Guidance for captioning rich media: Institutional approaches to supporting disabled learners provides guidance for minimum achievable standards so that universities and colleges can share good practice, identify sustainable benchmarks for delivery and effectively plan for ongoing improvement within a clearer practical and technical framework.
In this blog, Alistair McNaught from McNaught Consultancy, one of the co-authors of the new guidance, explores the issues of communicating technical standards to non-technical people to ensure that organisations meet the needs of the Public Sector Bodies Accessibility Requirements.
The Web Content Accessibility Guidelines (WCAG) have a good readability score - the average reading level for most adults. But beyond the reading algorithms (based on sentence length and polysyllabic words) things are different. For example, who could tell that “Information, structure, and relationships conveyed through presentation can be programmatically determined or are available in text” actually means (among other things) “use the inbuilt heading styles in Word when making headings and subheadings.”
The guidelines are aimed at web developers. Developers might use a range of technologies with different characteristics so the language needs to be technical enough to be precise and generic enough to be transferable. This makes the guidelines very useful to web developers.
But digital inclusion depends on others too. In a typical higher education institution, most online content is created by non-web developers like teaching staff, support staff, administrative staff and so on. This is where the chief irony lies.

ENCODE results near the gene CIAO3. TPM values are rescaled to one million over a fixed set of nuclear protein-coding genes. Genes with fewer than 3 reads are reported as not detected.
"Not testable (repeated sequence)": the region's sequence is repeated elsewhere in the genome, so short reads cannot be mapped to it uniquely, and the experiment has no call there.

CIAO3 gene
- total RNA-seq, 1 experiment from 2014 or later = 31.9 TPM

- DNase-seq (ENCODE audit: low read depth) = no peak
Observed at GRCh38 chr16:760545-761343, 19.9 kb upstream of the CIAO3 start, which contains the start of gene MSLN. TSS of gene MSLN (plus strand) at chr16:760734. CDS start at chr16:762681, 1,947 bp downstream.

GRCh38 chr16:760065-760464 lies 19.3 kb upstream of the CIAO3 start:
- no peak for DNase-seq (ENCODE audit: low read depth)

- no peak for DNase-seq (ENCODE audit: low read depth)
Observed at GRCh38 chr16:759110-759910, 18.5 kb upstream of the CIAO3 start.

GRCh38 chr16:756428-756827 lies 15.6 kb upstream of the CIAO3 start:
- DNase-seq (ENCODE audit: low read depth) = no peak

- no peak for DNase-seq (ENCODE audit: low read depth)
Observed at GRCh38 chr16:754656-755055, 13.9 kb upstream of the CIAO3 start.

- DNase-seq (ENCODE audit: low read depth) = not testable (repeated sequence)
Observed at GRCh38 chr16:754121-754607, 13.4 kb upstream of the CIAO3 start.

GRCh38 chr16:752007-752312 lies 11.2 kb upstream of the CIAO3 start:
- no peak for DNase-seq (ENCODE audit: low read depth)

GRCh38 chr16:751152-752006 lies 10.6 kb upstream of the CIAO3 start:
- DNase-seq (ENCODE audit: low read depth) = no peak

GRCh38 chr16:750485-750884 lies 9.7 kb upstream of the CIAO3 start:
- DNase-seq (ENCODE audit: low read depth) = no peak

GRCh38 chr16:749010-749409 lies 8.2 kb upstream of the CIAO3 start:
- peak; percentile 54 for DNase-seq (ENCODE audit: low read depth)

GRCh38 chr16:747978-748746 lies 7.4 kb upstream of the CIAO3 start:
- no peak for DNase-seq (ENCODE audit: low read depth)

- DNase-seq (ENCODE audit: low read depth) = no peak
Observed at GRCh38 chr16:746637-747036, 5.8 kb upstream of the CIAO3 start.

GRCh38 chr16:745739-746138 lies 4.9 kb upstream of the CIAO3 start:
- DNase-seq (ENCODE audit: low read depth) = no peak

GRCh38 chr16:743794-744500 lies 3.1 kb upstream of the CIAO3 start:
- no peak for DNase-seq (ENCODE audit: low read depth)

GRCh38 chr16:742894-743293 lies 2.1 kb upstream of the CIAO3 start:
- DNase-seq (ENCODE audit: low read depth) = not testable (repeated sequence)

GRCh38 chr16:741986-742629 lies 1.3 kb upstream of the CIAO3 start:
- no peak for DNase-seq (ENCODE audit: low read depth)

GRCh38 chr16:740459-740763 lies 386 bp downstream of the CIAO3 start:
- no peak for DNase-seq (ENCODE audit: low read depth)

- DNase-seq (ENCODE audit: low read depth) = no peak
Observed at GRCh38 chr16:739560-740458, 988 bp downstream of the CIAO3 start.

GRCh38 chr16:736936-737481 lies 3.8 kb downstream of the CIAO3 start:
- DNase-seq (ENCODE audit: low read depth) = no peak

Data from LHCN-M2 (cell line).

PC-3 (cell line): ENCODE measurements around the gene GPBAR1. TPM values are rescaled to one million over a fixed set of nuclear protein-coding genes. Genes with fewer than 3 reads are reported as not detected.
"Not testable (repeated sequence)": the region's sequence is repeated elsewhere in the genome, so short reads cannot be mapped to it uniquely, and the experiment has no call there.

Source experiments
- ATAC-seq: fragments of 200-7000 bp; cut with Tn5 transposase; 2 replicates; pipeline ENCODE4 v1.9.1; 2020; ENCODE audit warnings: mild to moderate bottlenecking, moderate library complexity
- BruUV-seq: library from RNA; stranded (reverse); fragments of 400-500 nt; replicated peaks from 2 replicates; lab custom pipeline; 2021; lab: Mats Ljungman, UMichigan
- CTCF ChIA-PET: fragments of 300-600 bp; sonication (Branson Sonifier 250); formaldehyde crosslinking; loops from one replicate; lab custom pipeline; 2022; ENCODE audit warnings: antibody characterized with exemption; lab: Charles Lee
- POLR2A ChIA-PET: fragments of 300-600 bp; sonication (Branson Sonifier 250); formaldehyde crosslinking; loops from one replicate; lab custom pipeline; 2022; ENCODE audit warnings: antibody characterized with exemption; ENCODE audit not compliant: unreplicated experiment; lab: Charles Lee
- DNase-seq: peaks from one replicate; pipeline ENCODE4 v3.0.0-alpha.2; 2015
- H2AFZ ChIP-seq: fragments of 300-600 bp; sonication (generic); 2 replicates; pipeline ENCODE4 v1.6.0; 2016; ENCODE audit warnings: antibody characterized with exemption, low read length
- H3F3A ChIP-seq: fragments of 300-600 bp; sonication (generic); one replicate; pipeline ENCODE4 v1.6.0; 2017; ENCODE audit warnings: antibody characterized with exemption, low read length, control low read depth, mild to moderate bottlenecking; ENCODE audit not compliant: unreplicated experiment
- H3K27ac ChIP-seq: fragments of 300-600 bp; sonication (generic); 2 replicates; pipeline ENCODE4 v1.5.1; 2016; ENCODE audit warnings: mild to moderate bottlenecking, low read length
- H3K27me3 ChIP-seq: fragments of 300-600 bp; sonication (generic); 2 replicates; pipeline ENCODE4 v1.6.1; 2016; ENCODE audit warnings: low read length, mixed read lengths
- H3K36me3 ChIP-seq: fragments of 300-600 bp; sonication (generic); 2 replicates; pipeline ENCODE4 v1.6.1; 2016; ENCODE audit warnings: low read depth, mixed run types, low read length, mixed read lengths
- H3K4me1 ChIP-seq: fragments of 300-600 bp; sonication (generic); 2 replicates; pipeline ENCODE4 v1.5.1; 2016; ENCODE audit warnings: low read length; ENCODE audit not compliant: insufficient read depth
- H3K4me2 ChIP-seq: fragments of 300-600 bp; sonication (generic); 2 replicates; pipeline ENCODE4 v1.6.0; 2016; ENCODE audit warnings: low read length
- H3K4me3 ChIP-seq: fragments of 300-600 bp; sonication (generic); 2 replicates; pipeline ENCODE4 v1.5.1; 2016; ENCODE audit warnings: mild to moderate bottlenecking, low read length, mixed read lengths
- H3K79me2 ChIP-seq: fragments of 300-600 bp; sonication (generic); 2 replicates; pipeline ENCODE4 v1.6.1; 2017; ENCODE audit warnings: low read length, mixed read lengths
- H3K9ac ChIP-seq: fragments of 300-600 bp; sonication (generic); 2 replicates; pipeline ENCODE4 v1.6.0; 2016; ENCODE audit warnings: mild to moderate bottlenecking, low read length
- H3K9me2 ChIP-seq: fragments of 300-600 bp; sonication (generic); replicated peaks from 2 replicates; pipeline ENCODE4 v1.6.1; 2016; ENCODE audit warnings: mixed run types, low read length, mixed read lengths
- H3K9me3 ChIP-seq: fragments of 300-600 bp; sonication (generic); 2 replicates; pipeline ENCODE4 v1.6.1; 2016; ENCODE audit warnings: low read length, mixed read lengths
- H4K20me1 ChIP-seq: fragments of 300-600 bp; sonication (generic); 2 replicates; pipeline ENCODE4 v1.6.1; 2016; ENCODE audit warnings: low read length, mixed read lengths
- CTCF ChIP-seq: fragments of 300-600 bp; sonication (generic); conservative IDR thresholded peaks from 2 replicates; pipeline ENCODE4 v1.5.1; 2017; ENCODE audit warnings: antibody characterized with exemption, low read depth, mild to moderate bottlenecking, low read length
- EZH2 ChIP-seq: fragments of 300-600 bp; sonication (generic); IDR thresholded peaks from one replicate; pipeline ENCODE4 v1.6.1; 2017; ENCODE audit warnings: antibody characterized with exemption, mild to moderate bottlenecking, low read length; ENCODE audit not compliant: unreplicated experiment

The people whose accessibility practices will make most difference to disabled users don’t understand what they need to do.
They may know that all their digital content now needs to “meet the accessibility requirement” but they are hampered because:
- the “accessibility requirement” is meaningless to them
- they don’t know how to translate it into Word, PowerPoint, pages on the Virtual Learning Environment (VLE), online delivery or lecture capture
- when they finally find out what it means to their practice they discover that some of the requirements are not possible to achieve with the technology they’re using
- even if the requirements are technically possible they are often extremely challenging to achieve within the constraints of teaching load and available support.
In the worst case scenario, lecturing staff seeking to preserve their own mental health and wellbeing may decide to retreat from digital. There are no standards governing traditional, non-digital content. Photocopies, chalk board scrawl and didactic “stand and deliver” lectures invite no judgements from accessibility police. Yet this is the biggest irony of all because almost any digital content is more accessible for disabled users than traditional chalk, talk and handouts. Digital content has enormous potential for personalisation. Lack of training and lack of skill may mean the digital potential is not exploited, but the key thing is to get more digital content, not less. We just need to ensure we don’t accidentally create barriers through ignorance.
Growing beyond standards